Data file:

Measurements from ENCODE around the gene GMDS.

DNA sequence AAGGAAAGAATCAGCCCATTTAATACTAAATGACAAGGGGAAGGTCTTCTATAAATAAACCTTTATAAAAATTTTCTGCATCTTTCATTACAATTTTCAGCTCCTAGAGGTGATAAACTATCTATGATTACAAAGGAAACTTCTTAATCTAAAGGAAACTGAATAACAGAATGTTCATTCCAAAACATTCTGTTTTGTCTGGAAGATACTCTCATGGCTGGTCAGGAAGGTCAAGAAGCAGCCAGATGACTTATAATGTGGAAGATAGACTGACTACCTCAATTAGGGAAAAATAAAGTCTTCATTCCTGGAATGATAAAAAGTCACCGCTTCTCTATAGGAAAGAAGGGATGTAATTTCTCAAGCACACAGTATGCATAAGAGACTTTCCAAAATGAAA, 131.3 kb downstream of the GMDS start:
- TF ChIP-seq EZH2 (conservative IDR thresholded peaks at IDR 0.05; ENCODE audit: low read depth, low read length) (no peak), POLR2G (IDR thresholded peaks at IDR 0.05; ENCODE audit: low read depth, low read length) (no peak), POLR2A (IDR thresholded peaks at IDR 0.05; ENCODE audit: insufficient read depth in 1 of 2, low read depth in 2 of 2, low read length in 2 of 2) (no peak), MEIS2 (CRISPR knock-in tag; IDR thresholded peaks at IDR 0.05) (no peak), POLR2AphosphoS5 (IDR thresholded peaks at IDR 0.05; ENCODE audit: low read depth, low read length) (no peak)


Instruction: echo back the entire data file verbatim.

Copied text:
Measurements from ENCODE around the gene GMDS.

DNA sequence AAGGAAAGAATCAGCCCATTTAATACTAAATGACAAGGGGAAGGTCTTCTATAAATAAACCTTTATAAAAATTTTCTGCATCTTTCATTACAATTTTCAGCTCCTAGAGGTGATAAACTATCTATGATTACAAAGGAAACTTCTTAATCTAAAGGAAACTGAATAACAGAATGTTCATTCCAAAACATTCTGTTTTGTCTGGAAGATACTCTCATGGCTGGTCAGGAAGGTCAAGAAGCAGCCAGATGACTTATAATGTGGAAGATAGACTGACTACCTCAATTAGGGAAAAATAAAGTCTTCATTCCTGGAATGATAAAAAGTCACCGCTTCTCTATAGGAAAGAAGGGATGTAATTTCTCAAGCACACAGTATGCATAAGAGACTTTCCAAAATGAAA, 131.3 kb downstream of the GMDS start:
- TF ChIP-seq EZH2 (conservative IDR thresholded peaks at IDR 0.05; ENCODE audit: low read depth, low read length) (no peak), POLR2G (IDR thresholded peaks at IDR 0.05; ENCODE audit: low read depth, low read length) (no peak), POLR2A (IDR thresholded peaks at IDR 0.05; ENCODE audit: insufficient read depth in 1 of 2, low read depth in 2 of 2, low read length in 2 of 2) (no peak), MEIS2 (CRISPR knock-in tag; IDR thresholded peaks at IDR 0.05) (no peak), POLR2AphosphoS5 (IDR thresholded peaks at IDR 0.05; ENCODE audit: low read depth, low read length) (no peak)